Naming natural harmonics?


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Balsamo
04-12-2005, 12:03 AM
How do you know what note you play when you pick a natural harmonic at let's say 3rd string 5th fret?

blazelust
04-12-2005, 01:39 AM
Third string, fifth fret is C... its natural harmonic is C.

Corwinoid
04-12-2005, 02:09 AM
^ Couldn't be more wrong if you tried.

The note that's fingered, or the open string comprises the fundamental.

I won't get too far into the physics of vibrating strings, and sound, but basically your 'overtone series' goes Fundamental-octave-fifth-2nd octave-3rd-5th-...

Those are the notes, built up. More or less, as you divide the string, you isolate higher notes in the overtone series. Ie. when you play at the 12th fret, dividing it in half, you get the the first overtone, or the octave (the same as 12 frets above the note, in this case the open string)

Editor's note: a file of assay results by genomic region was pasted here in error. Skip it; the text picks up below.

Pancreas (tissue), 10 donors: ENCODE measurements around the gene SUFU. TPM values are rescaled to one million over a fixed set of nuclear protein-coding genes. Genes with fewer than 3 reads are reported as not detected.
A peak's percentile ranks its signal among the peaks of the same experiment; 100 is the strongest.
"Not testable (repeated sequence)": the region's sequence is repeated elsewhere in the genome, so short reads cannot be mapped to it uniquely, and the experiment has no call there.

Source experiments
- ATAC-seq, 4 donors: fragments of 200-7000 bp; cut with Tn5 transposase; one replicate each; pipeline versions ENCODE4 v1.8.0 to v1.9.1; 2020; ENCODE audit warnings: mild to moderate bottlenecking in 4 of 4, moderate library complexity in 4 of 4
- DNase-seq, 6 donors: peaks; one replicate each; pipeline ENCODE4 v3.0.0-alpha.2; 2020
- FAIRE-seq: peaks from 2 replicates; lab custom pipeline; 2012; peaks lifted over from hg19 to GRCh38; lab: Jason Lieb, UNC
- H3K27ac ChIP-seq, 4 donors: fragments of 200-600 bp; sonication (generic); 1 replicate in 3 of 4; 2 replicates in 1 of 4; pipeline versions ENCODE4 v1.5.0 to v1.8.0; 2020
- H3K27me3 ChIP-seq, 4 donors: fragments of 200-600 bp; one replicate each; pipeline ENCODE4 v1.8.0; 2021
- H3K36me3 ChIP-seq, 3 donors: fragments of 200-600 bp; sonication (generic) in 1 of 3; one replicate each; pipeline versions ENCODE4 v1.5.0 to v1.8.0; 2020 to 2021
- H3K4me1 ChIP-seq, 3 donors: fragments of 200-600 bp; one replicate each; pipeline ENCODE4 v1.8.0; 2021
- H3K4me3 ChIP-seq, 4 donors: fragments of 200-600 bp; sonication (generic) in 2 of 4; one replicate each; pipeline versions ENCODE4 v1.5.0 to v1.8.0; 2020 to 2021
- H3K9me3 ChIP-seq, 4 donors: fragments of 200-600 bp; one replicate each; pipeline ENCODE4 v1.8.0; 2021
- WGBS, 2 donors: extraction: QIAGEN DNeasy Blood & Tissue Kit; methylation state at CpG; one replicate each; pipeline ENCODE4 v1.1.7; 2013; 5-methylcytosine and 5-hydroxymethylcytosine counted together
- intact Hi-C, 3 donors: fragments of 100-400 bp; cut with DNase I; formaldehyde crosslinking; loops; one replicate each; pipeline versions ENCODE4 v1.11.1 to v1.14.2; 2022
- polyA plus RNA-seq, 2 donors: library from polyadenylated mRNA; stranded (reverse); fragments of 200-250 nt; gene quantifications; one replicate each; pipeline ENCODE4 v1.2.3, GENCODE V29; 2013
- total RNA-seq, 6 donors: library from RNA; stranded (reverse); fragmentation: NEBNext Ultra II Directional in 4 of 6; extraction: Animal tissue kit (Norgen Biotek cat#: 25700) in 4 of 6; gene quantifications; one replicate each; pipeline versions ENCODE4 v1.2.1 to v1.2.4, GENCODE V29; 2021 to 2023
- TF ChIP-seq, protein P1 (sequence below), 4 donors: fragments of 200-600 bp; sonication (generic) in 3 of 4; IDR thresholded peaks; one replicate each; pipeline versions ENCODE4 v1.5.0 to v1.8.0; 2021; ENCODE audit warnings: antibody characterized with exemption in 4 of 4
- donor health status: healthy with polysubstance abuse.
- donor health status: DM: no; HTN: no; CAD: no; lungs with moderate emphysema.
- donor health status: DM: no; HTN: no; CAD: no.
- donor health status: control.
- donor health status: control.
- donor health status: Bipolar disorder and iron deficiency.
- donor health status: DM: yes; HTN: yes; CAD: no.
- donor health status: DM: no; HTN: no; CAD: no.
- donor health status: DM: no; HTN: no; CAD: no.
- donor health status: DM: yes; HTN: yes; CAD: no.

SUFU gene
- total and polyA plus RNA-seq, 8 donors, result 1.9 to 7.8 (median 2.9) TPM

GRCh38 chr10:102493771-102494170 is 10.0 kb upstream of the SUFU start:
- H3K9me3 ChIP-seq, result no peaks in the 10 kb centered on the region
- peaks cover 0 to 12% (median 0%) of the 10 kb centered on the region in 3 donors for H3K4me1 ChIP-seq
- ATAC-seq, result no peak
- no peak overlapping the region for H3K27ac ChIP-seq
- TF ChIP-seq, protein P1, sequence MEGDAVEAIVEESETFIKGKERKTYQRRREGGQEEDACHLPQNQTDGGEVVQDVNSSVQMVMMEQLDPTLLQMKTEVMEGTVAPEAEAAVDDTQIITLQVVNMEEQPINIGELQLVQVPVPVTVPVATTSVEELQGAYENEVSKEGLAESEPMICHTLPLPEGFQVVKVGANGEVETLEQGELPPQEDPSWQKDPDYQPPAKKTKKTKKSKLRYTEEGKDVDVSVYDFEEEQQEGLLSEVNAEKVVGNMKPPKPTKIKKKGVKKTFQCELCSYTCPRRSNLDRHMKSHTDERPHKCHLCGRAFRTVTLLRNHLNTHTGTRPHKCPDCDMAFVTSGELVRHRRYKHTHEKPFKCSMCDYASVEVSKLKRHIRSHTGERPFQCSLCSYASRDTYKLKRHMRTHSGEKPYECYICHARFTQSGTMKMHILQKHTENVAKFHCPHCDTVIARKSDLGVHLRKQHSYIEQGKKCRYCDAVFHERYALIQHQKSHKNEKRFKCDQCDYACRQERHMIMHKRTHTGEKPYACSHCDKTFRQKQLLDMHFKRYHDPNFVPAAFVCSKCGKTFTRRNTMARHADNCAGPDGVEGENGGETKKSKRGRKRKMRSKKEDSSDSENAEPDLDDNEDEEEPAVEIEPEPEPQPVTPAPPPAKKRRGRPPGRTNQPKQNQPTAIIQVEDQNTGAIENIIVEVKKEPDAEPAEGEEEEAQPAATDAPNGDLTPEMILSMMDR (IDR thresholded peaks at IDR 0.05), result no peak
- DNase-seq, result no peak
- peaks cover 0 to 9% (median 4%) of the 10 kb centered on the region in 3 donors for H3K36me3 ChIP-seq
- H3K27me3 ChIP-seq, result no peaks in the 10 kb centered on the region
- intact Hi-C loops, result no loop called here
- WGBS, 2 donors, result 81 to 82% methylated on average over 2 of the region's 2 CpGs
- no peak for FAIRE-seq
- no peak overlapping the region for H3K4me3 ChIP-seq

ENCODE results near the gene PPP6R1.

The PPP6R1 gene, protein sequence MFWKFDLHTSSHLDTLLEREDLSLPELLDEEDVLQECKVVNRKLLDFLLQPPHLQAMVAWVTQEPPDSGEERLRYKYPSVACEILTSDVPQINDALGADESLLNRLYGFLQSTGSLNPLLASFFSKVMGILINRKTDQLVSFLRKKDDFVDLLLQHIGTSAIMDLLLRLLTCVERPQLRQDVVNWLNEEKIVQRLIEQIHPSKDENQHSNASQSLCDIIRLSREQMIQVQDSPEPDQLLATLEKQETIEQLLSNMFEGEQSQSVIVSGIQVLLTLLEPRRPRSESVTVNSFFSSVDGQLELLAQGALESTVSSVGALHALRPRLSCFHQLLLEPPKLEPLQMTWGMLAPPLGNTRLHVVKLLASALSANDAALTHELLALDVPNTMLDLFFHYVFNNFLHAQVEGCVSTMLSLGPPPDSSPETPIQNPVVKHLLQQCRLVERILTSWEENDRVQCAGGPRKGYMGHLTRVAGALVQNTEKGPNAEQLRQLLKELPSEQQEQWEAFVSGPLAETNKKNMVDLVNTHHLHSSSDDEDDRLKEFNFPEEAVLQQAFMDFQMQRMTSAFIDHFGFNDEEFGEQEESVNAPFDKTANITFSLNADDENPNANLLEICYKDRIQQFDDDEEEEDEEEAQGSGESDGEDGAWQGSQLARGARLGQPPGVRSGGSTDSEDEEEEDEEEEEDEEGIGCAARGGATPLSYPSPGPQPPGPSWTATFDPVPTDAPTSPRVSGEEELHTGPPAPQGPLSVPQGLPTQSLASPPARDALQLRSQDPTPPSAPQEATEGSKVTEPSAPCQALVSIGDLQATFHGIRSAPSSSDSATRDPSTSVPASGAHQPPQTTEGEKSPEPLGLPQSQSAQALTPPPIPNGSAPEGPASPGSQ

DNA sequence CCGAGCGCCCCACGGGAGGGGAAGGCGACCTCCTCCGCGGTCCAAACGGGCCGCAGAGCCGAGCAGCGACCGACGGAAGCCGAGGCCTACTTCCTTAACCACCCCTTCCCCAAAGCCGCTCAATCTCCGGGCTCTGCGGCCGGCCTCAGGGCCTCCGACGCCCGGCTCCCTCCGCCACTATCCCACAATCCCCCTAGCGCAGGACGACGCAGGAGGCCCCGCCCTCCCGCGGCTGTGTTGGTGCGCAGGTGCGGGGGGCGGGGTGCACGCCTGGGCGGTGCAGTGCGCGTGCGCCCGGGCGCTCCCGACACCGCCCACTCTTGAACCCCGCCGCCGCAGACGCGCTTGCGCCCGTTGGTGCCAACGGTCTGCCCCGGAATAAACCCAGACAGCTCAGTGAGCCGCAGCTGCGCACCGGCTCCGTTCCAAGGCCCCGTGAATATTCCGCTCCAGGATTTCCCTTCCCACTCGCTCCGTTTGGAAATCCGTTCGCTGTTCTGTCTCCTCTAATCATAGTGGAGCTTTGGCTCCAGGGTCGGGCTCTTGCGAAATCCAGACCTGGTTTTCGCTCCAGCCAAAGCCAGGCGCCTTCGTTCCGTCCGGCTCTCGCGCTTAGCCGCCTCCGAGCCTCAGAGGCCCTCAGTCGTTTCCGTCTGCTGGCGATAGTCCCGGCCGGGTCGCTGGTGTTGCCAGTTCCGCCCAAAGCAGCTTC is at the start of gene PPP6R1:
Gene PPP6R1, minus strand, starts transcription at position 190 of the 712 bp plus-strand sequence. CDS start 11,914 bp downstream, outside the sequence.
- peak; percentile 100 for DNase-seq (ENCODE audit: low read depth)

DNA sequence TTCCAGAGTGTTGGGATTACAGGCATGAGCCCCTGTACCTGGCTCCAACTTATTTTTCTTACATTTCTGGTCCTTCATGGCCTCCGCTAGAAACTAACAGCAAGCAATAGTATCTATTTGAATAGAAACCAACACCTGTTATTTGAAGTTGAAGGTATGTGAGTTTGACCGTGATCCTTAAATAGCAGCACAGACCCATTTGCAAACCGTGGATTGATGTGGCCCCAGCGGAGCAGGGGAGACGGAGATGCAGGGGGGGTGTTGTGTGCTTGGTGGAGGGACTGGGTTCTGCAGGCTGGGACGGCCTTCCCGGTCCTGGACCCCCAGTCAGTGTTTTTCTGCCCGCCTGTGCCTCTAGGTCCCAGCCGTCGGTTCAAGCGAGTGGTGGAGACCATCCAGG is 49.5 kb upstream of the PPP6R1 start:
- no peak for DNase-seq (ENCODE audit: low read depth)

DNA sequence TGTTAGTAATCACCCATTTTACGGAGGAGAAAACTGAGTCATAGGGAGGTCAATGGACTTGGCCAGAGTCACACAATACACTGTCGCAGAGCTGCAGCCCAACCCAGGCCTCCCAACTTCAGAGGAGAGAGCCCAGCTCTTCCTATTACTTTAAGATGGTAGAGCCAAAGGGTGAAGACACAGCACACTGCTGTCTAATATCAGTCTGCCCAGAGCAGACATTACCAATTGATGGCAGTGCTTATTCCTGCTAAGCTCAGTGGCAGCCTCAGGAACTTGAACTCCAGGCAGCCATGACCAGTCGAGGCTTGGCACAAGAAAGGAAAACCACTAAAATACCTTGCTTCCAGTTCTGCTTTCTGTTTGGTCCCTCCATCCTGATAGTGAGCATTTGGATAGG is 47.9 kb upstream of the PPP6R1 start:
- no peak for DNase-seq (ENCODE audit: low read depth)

To make it simple, from the open string:
12th fret: octave
7th fret: octave + 5th
5th: double octave
4th: double octave + 3rd
3rd: double octave + 5th

The harmonic at the 9th fret I don't remember the octave for, but it works out to be about a quarter tone sharp of the 4th.

Because of equal temper, and the way a guitar should be tuned, and accounting for intonation (string relief) the harmonics are NOT perfectly pitched as if you were playing the higher notes as fretted, but they're pretty close; and will vary slightly (a few cents) per guitar/person.

To answer the question you gave: Any harmonic at the 5th fret is two octaves higher than the open string.

Balsamo
04-12-2005, 08:07 AM
Thanks